|From:||Lenny Siegel <email@example.com>|
|Date:||27 Mar 2002 11:02:22 -0000|
|Subject:||Re: [CPEO-MEF] Section 1041 "Defense Impact Review"|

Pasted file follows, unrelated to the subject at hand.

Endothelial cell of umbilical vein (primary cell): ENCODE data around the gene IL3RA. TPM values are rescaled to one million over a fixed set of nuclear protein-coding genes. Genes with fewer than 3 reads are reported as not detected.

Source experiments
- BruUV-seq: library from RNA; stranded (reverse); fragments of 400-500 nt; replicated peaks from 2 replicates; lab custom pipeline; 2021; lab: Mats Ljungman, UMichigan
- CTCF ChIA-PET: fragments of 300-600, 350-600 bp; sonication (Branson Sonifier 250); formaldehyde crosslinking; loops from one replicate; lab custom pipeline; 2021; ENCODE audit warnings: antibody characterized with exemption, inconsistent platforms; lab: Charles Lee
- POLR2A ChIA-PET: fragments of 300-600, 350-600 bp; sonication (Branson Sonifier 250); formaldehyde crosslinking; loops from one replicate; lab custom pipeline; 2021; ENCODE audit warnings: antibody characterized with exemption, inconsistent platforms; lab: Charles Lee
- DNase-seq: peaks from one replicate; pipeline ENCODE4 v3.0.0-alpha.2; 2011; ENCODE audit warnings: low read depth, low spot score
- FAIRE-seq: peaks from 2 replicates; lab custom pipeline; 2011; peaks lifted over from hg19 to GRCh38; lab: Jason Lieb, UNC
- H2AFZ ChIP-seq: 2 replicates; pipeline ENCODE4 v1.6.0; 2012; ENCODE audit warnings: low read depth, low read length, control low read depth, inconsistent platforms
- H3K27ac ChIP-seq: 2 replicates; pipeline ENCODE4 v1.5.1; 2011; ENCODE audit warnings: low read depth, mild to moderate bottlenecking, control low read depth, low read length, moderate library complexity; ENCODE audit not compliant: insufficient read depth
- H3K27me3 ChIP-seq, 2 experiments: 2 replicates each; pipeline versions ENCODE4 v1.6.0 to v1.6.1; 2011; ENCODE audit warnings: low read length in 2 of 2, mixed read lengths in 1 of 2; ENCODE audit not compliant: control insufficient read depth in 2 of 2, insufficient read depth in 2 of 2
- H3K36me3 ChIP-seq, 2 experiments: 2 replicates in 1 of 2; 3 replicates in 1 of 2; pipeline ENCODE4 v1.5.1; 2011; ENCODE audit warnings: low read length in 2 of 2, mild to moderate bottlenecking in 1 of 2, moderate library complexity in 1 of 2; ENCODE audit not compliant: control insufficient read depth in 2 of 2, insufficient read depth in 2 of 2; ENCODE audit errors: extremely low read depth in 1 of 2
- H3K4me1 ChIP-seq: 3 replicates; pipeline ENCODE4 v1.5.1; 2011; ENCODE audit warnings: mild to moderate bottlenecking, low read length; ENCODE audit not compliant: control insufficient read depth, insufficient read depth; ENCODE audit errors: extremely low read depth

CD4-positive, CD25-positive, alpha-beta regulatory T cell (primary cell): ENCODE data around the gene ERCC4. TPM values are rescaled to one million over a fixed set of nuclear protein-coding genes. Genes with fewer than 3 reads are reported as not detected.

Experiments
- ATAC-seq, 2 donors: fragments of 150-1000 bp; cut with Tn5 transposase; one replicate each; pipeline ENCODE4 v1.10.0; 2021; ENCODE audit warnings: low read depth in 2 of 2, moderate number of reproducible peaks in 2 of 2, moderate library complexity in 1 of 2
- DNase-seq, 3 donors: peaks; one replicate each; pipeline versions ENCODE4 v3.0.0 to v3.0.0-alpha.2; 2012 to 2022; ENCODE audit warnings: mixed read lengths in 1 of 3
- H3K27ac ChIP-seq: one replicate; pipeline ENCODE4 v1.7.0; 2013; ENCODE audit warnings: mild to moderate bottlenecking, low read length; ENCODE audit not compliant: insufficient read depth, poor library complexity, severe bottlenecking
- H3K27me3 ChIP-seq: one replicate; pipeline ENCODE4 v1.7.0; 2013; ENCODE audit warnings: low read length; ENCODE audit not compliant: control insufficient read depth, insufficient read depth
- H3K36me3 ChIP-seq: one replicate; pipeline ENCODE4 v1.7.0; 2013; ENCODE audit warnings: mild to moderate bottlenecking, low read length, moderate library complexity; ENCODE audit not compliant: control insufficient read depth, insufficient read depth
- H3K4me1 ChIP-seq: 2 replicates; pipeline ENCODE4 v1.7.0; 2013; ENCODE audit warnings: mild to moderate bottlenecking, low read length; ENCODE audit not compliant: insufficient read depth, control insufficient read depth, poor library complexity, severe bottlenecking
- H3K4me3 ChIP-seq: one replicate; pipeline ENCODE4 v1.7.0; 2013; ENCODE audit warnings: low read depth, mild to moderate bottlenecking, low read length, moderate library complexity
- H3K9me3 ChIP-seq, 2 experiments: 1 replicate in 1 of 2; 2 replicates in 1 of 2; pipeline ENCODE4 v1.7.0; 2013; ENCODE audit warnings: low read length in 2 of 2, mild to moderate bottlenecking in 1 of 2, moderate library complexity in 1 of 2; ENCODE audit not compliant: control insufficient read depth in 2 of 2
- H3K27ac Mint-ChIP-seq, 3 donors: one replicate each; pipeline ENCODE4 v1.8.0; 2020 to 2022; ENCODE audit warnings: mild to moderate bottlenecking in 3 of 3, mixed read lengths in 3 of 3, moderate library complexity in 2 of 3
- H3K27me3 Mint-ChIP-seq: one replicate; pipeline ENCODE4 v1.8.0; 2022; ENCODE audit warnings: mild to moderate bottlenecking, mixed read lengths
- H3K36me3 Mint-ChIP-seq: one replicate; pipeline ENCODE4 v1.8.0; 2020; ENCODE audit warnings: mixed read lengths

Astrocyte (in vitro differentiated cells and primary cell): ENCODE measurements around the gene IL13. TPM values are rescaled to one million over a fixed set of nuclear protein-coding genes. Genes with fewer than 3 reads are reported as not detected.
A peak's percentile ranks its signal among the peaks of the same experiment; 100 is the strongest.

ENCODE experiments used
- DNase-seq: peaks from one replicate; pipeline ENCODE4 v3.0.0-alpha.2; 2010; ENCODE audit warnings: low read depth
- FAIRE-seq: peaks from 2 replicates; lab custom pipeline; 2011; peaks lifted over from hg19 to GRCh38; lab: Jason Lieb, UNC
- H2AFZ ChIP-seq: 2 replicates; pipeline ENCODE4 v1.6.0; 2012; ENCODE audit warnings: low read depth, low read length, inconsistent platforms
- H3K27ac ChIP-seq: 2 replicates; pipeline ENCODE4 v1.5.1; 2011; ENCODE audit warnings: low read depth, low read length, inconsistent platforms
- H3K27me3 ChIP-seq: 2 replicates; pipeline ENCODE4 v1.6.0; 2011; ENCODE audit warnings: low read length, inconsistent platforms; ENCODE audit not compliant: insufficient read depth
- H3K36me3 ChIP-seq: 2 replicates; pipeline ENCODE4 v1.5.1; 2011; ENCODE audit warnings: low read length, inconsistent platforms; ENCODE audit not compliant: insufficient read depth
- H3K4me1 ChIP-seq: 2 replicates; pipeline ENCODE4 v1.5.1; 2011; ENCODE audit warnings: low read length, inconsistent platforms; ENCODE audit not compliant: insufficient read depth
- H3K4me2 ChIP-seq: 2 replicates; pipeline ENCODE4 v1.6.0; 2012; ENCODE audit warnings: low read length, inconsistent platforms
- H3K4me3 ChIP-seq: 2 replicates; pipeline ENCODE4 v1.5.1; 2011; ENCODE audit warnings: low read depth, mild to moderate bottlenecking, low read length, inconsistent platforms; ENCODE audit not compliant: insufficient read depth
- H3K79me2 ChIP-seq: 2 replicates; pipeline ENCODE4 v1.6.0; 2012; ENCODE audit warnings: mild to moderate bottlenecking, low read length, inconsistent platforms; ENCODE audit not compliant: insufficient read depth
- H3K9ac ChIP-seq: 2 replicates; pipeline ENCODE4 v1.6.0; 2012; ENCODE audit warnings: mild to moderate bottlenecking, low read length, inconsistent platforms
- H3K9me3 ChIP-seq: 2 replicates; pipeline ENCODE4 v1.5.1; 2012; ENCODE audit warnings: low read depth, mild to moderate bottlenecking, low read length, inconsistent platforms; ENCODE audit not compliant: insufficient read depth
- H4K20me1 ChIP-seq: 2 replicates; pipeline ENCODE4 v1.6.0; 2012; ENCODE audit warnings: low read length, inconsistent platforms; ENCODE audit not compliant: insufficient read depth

[from Robert taylor: <RST195005@aol.com>] Lenny -- I would like to provide a bit of context to your posting on the Defense Impact Review, and the substitute created as a drafting service for the House to replace the provision passed by the House (which, as you correctly note, would have hampered DoD rather than help it). The substitute would have required agencies taking actions that fit into categories of actions listed by DoD as likely to affect national defense, or actions that DoD informed the agencies would affect national defense, to consider the national defense impacts in the agency's decision-making. The provision would have created a procedural requirement -- specifically calling out the agency's obligation to consider the national defense impacts -- but it would NOT have changed any substantive provision of law. Thus, if the underlying environmental statute required a certain regulatory outcome, the provision the House argued for in conference would not have changed that outcome, no matter what the consequences to national defense. Moreover, even if the agency action was not required by the underlying statute, but it was permissible under that statute, the agency would be free to select that option -- even if it was bad for national defense -- as long as the agency considered the national defense impacts. Under existing law and existing executive orders, the agencies today must consider at least the following: -- whether the action would have a "significant" regulatory impact, defined as having an effect on the national economy of $100 million per year, and if so to perform a regulatory impact analysis; -- whether the action would affect environmental justice; -- whether the action concerns a health or safety risk that has a disproportionate impact on children; -- whether the action has federalism implications, in which case early consultation with state and local officials is required, and the action generally is not to impose direct compliance costs on State or local governments unless funded by the Federal Government; -- whether the action has "tribal implications" in which event consultation and coordination with Indian Tribal Governments is required; -- whether the action would significantly affect energy supply, distribution, or use, in which event those impacts must be carefully considered; -- whether the action would create an "unfunded mandate" on State and local governments, in which event an "Unfounded Mandates Analysis" would be required; -- whether the action would have a significant economic impact on a substantial number of small entities, in which event the agency would have to perform a "Regulatory Flexibility Analysis"; -- whether the action would create an added paperwork burden on the public; and -- whether the action is subject to the National Technology Transfer and Advancement Act. In this lengthy list -- required for every rule today -- there is no mention of national defense. Treating national defense impacts the same as impacts on the national economy, impacts on Indian Tribes, impacts on small business, and impacts on State and local governments does not seem over the top to me. The reaction from opponents to the proposal was a curious mixture of "the agencies have to consider all comments already and the proposal adds nothing," and "singling out national defense would lead to the end of all life on earth." Which is it -- would the proposal do too much or nothing at all? In fact, I believe that the proposal was a modest call to the agencies to pay attention to the consequences of their actions on national defense, just as they are specifically called on to pay attention to the consequences on a host of other national interests. The best argument against the provision, and the basis for the Administration's decision not to support the provision, was that the President already has more than adequate authority to ensure that executive branch agencies take impact on national defense into account. The President should issue an executive order requiring that consideration -- just as Presidents have done with respect to most of the requirements I have ticked off above that are applicable to rulemakings today. As you know (but others on this listserv might not), I served as the Deputy General Counsel (Environment and Installations), DoD, for 6 and 1/2 years, ending this past January. // Robert Taylor -- Lenny Siegel Director, Center for Public Environmental Oversight c/o PSC, 278-A Hope St., Mountain View, CA 94041 Voice: 650/961-8918 or 650/969-1545 Fax: 650/96I-8918 <firstname.lastname@example.org> http://www.cpeo.org
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